The Weapon Makers

By Sonny Zady

Reprinted with permission of the author.

Originally printed in the summer 1993 issue of Model and Toy Collector #25. Edited for this magazine.

Prices given, no longer honored. In fact due to actions taken by Paramount/ViaCom, there is no one known to be making any of these, only used ones trading from fan to fan.

sonny1a.GIF (64985 bytes)

Star Trek prop replicas have been around since the mid 1970's and have utilized many different design interpretations and materials. One of the earliest and most favored reproductions was the phaser. Early phaser bodies were constructed of either hollow fiberglass of vac-u-form plastic and metal. Detail pieces were made from lathed aluminum and acrylic rods. Many models featured a nice electronic strobe effect from the pistol emitter. This however, especially in the early models, required the Type I hand unit to be permanently mounted to the Type II pistol body due to circuit space requirements. These early reproductions tended to be very inaccurate, but with few close up pictures and no video tapes to freeze frame and examine at the time, their overall appearance was acceptable. The most noticeable inaccuracies included a battery meter on top of the hand unit and the use of a standard black equipment knob on the back of the pistol, As the phaser reproductions move into the 1980's, designs began to get more accurate.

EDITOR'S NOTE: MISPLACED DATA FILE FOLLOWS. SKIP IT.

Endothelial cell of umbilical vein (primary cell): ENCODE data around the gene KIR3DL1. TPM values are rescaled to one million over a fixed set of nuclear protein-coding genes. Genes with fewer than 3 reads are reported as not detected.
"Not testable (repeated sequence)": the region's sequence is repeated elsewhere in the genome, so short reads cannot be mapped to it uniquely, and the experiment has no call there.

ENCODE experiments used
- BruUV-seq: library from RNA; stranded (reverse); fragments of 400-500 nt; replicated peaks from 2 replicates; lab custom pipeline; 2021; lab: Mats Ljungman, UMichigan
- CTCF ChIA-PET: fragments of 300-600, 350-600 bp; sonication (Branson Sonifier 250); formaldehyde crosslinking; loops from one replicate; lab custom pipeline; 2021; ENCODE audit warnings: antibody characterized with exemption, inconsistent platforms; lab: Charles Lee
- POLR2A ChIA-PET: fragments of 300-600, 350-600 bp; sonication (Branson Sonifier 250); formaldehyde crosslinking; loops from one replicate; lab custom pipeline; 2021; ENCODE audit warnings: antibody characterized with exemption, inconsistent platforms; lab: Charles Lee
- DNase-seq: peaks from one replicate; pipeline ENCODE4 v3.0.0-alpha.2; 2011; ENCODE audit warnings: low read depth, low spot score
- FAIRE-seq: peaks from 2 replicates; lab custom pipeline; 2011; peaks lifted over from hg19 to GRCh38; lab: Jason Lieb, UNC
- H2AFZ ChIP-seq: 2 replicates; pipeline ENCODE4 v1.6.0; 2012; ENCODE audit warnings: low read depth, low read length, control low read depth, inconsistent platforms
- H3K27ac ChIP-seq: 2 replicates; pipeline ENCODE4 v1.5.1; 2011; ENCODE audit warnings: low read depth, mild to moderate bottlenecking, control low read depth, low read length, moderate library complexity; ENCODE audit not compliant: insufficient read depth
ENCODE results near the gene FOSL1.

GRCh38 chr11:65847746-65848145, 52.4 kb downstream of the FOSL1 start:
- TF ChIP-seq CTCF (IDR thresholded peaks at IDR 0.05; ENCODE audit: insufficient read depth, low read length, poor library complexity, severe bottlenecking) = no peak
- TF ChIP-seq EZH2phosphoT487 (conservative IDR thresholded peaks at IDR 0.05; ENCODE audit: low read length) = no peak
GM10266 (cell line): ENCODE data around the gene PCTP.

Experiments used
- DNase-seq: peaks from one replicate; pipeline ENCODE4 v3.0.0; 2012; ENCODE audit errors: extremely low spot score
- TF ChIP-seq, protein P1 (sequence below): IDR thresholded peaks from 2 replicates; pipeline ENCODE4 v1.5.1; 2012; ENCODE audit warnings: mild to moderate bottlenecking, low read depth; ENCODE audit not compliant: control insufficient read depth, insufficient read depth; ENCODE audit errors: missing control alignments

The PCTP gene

earlyph2.GIF (78909 bytes)But, with increases in material costs as well as labor, more and more replicas began to appear in solid fiberglass and urethane resins with metal and acrylic details. Through the end of the 1980's. most designs were based on technical manual drawings which tended to be somewhat inaccurate and to the surprise of many fans, including myself, much too large.

Over the past couple of years, reproductions have become much more accurate and true to the original props in both size and detail, Current prices for a pistol unit replica range from around $125 for a non-functional, solid cast piece, to around $225 for a top of the line light and sound Type I and II combination.

Reproductions of other props, including communicators and tricorders, have been around since the late 1970's, with their construction being predominately of vac-u-form plastic with aluminum trim and lathed details, Shape and styling have stayed pretty consistent over the years with slightly more accurate detailing appearing on the more current models. Functional communicators often feature flashing LED's and 'chirp' sound when opened. Newer, more elaborate models contain a digital chip which plays back various messages like "Enterprise here, how many to beam up?" along with 'chirp' when activated. Functional tricorders usually incorporate flashing LED's with a scanning sound when the head is rotated open.